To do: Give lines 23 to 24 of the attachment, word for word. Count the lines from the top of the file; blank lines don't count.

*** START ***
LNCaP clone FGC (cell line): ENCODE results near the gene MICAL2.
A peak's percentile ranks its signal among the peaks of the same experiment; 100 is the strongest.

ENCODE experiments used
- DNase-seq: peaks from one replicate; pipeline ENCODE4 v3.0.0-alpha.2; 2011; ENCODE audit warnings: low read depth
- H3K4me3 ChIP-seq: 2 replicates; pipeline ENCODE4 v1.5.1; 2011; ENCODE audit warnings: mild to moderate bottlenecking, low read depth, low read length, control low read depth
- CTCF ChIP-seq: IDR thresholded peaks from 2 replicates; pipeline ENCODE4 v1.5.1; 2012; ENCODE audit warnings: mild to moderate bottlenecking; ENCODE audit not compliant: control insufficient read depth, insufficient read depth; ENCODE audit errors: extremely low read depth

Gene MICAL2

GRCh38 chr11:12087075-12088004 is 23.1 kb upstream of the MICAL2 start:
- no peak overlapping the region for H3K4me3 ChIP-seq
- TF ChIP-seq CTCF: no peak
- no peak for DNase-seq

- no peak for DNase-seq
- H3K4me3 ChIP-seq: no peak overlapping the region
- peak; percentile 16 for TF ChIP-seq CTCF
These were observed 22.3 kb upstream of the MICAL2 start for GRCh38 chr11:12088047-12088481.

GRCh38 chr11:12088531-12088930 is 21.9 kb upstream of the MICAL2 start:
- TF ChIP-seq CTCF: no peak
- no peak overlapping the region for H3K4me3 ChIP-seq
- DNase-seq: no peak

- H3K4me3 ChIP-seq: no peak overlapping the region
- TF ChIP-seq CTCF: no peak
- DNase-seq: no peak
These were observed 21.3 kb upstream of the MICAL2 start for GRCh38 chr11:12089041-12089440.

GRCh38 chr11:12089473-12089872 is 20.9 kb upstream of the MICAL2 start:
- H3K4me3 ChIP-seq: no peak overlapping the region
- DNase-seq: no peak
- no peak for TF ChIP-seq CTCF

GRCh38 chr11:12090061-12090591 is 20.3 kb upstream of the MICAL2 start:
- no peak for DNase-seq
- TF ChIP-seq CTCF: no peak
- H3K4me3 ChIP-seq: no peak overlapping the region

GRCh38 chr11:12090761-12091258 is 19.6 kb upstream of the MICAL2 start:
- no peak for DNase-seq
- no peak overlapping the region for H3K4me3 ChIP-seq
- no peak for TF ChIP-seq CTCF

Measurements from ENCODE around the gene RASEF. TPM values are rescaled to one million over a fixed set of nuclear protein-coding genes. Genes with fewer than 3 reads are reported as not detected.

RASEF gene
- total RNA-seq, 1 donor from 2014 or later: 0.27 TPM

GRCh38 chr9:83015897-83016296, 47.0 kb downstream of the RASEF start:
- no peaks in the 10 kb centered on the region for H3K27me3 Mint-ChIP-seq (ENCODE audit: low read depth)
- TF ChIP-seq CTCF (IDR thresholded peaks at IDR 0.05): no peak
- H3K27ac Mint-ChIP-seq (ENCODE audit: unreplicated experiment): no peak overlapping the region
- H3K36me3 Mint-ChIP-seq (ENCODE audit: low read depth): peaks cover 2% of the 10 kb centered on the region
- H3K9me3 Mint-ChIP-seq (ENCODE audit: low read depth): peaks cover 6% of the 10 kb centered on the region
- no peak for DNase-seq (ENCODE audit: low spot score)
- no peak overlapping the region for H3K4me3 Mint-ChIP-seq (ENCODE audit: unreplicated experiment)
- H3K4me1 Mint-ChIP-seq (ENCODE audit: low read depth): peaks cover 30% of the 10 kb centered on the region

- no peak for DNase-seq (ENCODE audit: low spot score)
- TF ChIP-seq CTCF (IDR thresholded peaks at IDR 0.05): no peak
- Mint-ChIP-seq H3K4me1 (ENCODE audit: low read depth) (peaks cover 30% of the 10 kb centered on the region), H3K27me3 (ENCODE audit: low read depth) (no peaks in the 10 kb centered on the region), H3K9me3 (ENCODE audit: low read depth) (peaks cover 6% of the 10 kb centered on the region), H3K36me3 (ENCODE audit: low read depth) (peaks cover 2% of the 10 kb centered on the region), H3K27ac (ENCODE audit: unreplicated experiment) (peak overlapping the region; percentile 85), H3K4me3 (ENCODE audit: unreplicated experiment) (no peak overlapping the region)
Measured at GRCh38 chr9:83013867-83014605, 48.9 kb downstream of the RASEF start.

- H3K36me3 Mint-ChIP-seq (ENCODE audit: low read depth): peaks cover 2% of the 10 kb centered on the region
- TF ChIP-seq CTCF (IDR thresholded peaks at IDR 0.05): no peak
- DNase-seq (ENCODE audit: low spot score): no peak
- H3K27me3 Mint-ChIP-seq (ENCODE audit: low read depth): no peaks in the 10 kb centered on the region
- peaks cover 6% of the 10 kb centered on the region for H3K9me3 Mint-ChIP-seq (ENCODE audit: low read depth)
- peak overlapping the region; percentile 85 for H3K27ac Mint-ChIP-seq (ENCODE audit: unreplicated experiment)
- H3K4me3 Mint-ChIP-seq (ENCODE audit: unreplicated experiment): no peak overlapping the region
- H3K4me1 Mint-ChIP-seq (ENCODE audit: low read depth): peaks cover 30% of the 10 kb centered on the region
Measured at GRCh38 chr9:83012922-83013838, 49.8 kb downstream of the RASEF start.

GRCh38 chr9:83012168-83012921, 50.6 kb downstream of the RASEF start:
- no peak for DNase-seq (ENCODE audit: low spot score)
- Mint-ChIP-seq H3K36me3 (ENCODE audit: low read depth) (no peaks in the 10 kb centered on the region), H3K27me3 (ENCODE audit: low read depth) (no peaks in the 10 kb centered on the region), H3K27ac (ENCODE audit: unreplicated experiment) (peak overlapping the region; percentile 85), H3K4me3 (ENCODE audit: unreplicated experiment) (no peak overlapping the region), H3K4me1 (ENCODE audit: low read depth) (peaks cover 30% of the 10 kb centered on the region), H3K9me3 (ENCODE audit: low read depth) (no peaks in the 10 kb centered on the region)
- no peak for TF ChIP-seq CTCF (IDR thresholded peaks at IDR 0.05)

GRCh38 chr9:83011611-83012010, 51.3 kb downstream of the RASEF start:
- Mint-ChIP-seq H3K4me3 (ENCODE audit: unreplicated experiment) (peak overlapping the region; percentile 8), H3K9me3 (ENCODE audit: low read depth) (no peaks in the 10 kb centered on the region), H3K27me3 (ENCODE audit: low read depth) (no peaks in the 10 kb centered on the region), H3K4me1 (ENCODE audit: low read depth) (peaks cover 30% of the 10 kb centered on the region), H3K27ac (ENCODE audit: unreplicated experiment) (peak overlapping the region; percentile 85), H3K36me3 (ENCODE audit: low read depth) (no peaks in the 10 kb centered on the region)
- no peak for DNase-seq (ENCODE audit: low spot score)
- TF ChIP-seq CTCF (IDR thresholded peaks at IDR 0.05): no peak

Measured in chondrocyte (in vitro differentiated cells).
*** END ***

These were observed 21.3 kb upstream of the MICAL2 start for GRCh38 chr11:12089041-12089440.

GRCh38 chr11:12089473-12089872 is 20.9 kb upstream of the MICAL2 start: